Could You Live on $16,000 a Year? Here's Why You Might Have To

By Markets Fool.com

We're told repeatedly how important it is to save independently for retirement, but a lot of us still aren't listening. An estimated 33% of Americans have no money at all saved for retirement, but an even more frightening statistic is the fact that 30% of those 55 and older are in the same boat. And a big reason why so many of us aren't saving boils down to Social Security.

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In fact, according to the National Academy of Social Insurance, Social Security is the sole source of income for almost 25% of Americans 65 and older. But while it's true that Social Security helps countless seniors stay afloat financially in retirement, there's a real danger in relying on it too heavily. And if we don't start taking matters into our own hands, a lot of us will risk coming up short when retirement rolls around.

Can you live on Social Security alone?

The problem with banking on Social Security is that your benefits are only designed to replace about 40% of your pre-retirement income. This isn't just an educated estimate; the Social Security Administration even says so itself.

Now you may be expecting your living costs to go down once you retire -- so much so that you'll be able to survive on Social Security alone -- but in reality, that's not likely to happen. For one thing, you're going to have a lot more free time on your hands, which means you might wind up spending extra on leisure and entertainment. But more importantly, you're going to have healthcare to worry about, and that's where so many seniors get thrown for a loop.

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According to 2016 data from HealthView Services, a provider of healthcare cost-projection software, the average healthy 65-year-old couple retiring this year can expect to incur $377,000 in medical expenses over the course of retirement. Younger couples have it even worse. The average healthy 55-year-old couple today could spend as much as $466,000 on healthcare expenses throughout retirement, while a 45-year-old couple today in similar health might rack up $592,000 in healthcare costs. And those are the numbers healthy couples are facing. If your health isn't great, your expenses could climb even more.

When you think about it that way, Social Security probably won't be enough, especially since the average recipient currently receives $1,341 in monthly benefits, or just over $16,000 a year. Even if you and your spouse each receive $16,000 a year in Social Security benefits for a total of $32,000, if you wind up spending $377,000 like the average healthy older couple over the course of a 20-year retirement, that's $18,850 a year on medical costs alone. Subtract that figure from $32,000, and you're left with just over $13,000 a year, or roughly $1,100 a month, to cover the rest of your expenses.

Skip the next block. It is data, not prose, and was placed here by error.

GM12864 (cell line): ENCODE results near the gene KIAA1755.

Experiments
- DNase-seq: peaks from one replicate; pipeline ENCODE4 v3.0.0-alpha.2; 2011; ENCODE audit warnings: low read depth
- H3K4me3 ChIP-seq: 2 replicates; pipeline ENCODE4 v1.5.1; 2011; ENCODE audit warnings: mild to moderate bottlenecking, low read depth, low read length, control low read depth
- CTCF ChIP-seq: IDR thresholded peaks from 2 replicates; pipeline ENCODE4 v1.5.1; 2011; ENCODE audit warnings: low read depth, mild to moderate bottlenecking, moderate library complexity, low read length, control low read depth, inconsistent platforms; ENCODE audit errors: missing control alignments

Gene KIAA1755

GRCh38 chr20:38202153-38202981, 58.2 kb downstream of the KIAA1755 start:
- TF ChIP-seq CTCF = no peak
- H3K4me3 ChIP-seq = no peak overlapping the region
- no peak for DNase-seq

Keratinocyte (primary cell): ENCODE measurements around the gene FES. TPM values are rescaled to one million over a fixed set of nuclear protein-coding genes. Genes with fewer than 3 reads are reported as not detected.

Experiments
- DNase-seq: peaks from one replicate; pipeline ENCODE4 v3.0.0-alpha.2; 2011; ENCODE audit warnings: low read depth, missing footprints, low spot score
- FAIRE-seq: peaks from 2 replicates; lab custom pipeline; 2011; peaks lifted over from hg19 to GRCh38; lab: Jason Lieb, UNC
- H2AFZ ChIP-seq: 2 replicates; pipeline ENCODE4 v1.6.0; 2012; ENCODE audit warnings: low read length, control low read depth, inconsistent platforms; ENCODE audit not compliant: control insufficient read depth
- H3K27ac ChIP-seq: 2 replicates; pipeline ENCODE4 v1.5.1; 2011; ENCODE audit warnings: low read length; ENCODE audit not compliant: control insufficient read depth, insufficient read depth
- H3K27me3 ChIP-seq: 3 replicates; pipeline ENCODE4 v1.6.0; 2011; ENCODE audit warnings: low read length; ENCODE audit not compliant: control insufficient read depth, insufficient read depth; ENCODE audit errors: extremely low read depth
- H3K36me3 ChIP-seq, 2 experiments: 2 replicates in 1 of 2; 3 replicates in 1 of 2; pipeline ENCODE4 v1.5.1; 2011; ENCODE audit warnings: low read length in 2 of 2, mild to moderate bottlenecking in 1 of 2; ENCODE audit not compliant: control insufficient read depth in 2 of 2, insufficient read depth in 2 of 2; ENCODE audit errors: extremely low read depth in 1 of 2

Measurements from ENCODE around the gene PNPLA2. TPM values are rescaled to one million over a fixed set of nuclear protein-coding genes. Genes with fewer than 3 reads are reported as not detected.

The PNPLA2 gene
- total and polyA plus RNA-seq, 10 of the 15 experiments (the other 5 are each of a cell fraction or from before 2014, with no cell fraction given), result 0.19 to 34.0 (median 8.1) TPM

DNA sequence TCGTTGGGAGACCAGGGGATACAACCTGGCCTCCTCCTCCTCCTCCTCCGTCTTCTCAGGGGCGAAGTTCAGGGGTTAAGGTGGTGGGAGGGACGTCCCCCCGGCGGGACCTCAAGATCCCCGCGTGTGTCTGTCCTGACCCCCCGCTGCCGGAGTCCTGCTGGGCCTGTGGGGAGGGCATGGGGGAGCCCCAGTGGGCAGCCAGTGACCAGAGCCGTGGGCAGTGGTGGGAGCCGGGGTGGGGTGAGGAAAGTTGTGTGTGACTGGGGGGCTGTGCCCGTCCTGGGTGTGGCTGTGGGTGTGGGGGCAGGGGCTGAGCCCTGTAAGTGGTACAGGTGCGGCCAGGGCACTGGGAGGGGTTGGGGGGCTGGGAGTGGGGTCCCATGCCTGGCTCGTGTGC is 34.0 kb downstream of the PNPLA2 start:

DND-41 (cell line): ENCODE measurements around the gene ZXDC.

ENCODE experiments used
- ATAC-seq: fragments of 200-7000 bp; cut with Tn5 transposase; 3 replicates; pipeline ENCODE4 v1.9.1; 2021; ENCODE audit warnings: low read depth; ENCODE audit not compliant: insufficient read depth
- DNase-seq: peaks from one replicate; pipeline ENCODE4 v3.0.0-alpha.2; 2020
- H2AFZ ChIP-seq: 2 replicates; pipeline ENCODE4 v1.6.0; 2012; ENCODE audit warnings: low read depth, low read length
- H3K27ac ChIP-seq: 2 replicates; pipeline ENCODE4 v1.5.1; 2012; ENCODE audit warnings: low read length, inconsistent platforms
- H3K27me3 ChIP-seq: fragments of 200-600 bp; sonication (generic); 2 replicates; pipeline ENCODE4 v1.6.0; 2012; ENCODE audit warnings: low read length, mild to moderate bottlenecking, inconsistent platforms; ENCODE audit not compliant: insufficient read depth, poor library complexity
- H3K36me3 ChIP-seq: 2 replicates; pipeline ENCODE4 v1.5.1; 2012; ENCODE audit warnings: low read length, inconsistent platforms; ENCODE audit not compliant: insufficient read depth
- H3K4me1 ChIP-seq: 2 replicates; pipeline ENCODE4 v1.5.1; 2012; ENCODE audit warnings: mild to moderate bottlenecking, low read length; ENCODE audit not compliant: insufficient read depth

And as much as you can try to keep your living costs down, there's just no getting around the basics like food, electricity, transportation, and housing. In 2014, the average American spent $934 a month on rent alone. If you're in a similar boat, that means you'd be left with less than $200 a month to cover the rest of your expenses if you were to rely solely on Social Security. And that's just not enough.

Time to start saving

If $16,000 a year per person in retirement doesn't sound adequate, then it's time to saving independently while you still have a chance. Even with retirement less than a decade away, there's still time to amass some savings before you stop working for good. Anyone 50 or older can currently contribute up to $24,000 a year to a 401(k) and $6,500 a year to an IRA. If you can't max out those contributions, do what you can. Saving just $250 a month over the course of 10 years will give you an extra $36,000 in retirement if your investments generate a relatively conservative 4% average annual return.

If you're still in your 30s or 40s, you have an even greater opportunity to catch up. Saving $250 a month over the course of 20 years will leave you with $137,000 for retirement, assuming your investments generate an average annual 8% return -- a reasonable assumption for younger investors who are able to get more aggressive.

Now if you're already in your 60s and have yet to start saving, you might consider postponing retirement and working a few extra years to put some money aside. Though it may not be your ideal solution, some studies have shown that working longer could actually lead to a longer life. Another option? Work part-time in retirement to supplement your Social Security benefits.

No matter what you do to generate extra retirement income, don't make the mistake of depending on Social Security alone to fund your golden years. Social Security can and should play a strong role in your retirement budget, but without another source of income, you risk running out of money at a time when you just might need it the most.

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